The Squid and the Whale (***1/2)

Brilliantly written and acted, The Squid and the Whale is one of the better films this year. Writer-director Noah Baumbach mined much of his personal history to give this film so much insight and truth into the effect divorce has on a family. Though the film contains some incredulous indie film "quirks" and leaves the viewer a bit cold, so much is right here. The parents' power struggles over the kids is nicely realized, and a lot of the dialogue is sharp as a knife and can really cut. I'd compare the film to Closer in that regard, where much of the audience is shocked just to hear such vile and poisonous words pour out of the characters mouths. Kudos to Jeff Daniels and Laura Linney for perfectly capturing that New York intelligentsia character dynamic, and to the child actors, particularly Jesse Eisenberg of Roger Dodger, who gives the film it's sole, beating heart. Worth seeing.

Wallace & Gromit: The Curse of the Were-Rabbit (***)

Aardman Studios, the creators behind Chicken Run, bring their beloved short film characters to the big screen, and the results are safe, sweet, but satisfying. Claymation, like the stop motion animation of Corpse Bride, is a marvelous and visually dynamic style of animation. The amount of work that goes into a project like this. Well, I can't even begin to think about it. From what I've read this film took five years to make. I wish I could say it was incredible. It's not really. It's cute, and occasionally funny, and there's some great horror send-ups, but you won't be amazed. It's a fine family film, as there are some typically British bawdy jokes throughout. Kids will of course like it, but it lacks the finesse of the Pixar films. Is it wrong to compare the two? Maybe. But still, if you're putting five years of your life into a film, it better be damn good, not just "cute."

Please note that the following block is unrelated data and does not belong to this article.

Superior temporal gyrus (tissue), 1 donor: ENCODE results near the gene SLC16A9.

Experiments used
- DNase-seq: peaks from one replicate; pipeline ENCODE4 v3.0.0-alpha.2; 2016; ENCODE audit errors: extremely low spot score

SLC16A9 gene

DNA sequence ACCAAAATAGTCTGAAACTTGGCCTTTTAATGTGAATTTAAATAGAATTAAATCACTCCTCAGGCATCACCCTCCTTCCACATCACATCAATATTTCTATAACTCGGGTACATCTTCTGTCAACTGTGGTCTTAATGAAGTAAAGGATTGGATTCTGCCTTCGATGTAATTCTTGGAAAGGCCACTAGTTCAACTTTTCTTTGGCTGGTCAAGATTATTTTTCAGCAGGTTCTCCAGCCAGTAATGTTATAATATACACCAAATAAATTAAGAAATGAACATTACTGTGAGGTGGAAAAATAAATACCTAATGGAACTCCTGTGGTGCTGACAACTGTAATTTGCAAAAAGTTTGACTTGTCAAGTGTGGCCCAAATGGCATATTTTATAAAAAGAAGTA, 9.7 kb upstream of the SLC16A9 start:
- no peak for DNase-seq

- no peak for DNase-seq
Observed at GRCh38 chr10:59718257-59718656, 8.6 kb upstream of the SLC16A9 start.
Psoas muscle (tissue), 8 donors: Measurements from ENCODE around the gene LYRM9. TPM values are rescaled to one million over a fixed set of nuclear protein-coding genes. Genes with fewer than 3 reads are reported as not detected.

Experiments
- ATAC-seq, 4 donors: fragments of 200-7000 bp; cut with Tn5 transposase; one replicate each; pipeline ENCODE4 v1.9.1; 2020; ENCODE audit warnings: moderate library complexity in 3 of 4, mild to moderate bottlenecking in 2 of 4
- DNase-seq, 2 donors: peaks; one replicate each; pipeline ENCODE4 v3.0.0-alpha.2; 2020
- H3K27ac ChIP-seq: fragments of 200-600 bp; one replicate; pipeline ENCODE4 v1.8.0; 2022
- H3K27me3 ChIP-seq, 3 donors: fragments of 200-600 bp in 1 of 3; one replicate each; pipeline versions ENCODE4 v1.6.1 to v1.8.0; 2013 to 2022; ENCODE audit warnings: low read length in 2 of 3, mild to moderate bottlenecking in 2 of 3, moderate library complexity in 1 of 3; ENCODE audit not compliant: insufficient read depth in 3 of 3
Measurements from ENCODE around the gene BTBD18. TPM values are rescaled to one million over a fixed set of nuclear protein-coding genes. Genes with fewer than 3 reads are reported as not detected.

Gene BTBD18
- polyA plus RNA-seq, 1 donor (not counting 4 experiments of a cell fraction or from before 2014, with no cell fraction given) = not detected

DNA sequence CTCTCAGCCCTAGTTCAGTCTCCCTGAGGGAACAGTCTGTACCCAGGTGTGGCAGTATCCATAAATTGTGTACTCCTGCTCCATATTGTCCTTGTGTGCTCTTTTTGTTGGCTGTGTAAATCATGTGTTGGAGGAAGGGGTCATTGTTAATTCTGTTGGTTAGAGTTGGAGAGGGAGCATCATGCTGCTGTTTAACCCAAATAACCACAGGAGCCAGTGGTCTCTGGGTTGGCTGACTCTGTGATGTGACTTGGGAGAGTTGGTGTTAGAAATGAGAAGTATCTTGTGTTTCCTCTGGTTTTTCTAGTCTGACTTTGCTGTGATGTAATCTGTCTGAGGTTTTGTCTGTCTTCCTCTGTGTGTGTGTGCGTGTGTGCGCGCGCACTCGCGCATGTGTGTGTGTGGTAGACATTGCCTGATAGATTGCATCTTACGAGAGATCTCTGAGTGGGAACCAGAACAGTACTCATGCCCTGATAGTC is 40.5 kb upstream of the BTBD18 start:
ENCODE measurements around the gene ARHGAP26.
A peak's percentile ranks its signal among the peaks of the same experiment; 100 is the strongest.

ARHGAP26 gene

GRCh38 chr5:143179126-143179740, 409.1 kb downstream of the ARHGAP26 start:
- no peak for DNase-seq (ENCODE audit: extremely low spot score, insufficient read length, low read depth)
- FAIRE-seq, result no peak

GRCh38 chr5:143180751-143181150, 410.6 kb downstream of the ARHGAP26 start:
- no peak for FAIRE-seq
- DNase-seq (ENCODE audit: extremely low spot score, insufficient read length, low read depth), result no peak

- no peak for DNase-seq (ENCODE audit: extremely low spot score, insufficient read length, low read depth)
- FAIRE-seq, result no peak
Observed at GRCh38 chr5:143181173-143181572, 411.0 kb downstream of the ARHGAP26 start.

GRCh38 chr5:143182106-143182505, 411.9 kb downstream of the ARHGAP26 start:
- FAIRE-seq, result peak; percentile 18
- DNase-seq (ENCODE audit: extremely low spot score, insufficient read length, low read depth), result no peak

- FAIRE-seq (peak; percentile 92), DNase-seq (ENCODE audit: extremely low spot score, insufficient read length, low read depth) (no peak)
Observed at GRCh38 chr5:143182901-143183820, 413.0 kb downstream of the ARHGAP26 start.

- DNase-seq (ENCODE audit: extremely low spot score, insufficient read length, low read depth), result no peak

In Her Shoes (*)